A Times reporter fulfills his lifelong dream of visiting Newfoundland and explores why so many Canadians are moving to the country’s Atlantic provinces.
When I was a child growing up in Montreal, the province of Newfoundland — Canada’s easternmost province — seemed a faraway place akin to Antarctica or Beijing. My family never went there; like many Quebecers, we traveled to Miami to escape bone-chilling winters rather than tour Canada.
So it was with a particular childlike excitement that I recently visited “the rock,” as Newfoundland is known, for the first time. I wasn’t disappointed.
I traveled there in late October to report a story on the recent exodus of urbanites from big Canadian cities like Toronto to the country’s picturesque Atlantic coast. The region has been experiencing the biggest inward migration in nearly half a century, spurred by pandemic doldrums, the flexibility of remote working, the new “you only live once” economy and soaring real estate prices elsewhere in the country.
[Read: Urbanites in Canada Flock to Atlantic Canada as Pandemic Blunts Cities’ Appeal]According to Statistics Canada, about 33,000 people from other provinces migrated to the region of 2.5 million people in the first half of this year alone compared with 18,400 in the same period in 2005.
My first inkling of Newfoundland’s uniqueness came during my taxi drive from the airport in St. John’s, the capital, when the grandfatherly driver greeted me with a hearty “Whaddayat?” (“How’s it going?”). I swear I also heard him say “ye.” The province’s vernacular — marinated in the dialects of settlers who first came to Newfoundland from England’s West Country in the 17th century and from Ireland, among other places — reminded me of Shakespearean English.
Rob Greenwood, a Newfoundland expert at Memorial University in St. John’s, explained to me that in some isolated areas of Newfoundland, the language was frozen in time, and that some people used the term “ye” for the plural of “you.”
Energized after months of stay-at-home claustrophobia, I immediately decided to brave a windy, rainy day and to hike Signal Hill, an imposing hill with sweeping views of the Atlantic. Clinging for dear life to a handrail made of metal chain as I ascended a cliff edge above the rocky ocean, I was awed by the expansive view of St. John’s waterfront, the pastel-colored houses dotting the trail and the steep, vertigo-inducing drop that nearly made me recoil and turn back.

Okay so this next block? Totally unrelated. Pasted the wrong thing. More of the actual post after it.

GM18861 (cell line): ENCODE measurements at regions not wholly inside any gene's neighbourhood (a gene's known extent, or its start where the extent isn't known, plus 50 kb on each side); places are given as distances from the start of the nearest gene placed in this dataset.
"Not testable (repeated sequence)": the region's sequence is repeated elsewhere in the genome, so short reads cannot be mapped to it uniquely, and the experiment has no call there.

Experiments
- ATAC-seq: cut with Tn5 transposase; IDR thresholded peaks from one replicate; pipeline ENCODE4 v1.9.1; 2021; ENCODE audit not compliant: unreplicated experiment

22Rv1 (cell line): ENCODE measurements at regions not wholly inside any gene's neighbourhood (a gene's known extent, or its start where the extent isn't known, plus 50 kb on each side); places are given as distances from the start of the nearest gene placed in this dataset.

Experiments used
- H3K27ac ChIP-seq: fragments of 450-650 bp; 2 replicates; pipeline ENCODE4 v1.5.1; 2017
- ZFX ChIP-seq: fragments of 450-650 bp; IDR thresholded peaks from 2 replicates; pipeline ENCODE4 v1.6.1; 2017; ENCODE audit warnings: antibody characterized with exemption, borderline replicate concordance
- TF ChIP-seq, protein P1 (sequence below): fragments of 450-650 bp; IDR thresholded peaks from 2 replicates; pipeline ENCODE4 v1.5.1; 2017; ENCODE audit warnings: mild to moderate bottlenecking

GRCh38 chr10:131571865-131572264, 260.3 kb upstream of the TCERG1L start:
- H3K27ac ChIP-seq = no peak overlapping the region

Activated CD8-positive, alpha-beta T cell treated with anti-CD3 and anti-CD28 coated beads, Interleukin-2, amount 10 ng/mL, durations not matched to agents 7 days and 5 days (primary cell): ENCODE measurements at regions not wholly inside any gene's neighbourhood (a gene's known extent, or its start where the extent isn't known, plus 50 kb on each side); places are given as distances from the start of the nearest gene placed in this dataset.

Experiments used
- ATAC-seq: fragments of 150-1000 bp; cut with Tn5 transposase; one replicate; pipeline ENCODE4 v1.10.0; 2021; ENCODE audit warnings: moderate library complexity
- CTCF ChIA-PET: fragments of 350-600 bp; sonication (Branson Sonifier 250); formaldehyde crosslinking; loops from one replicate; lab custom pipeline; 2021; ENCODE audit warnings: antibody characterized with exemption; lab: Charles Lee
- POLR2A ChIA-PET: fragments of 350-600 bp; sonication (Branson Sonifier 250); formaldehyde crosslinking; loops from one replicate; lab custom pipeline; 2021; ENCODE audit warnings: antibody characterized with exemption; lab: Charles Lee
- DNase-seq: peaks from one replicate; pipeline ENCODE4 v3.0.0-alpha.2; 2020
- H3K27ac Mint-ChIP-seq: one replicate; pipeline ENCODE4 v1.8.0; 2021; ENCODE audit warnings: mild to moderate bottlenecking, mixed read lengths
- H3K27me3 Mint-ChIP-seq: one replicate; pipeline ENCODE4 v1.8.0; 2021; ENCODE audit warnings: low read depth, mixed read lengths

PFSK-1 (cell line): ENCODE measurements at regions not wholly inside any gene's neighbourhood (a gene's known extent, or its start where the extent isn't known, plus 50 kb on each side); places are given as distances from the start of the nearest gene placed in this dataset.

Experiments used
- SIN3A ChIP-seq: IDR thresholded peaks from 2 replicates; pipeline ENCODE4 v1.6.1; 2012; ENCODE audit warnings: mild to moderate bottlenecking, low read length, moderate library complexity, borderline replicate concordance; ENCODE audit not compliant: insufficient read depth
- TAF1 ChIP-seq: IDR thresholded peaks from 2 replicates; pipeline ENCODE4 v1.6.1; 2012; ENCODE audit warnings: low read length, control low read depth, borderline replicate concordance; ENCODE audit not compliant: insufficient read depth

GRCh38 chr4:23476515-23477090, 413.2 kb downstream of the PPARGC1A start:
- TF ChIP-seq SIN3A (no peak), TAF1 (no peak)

The beauty of the landscape is part of what has been drawing thousands of newcomers to the Atlantic provinces in recent months, many seeking rural idylls. Sometimes they’ve been inspired by “Schitt’s Creek,” the Emmy Award-winning Canadian series in which a formerly rich family finds a sense of purpose in a small, rural town they happen to own.
To try and understand the demographic shift, I headed to Bonavista, a quiet fishing village about three and a half hours from St. John’s. The town is famously featured in the Canadian version of the song “This Land is Your Land.” It owes its name to Giovanni Caboto, a freelance Venetian explorer who reportedly exclaimed, “O buon vista” (“Oh, happy sight!”) when he spotted the town in 1497.
In Bonavista, I met Barbara Houston, an artist born in Saskatchewan who had moved there from Vancouver, drawn by the painterly landscape, sense of community and the low cost of living. A successful former architect turned artist whose work has included sculptures of sheep made from kelp, she is building a sleek geometric home studio overlooking the sea for about 325,000 Canadian dollars. Such an affordable space would’ve be unimaginable in Vancouver, she said.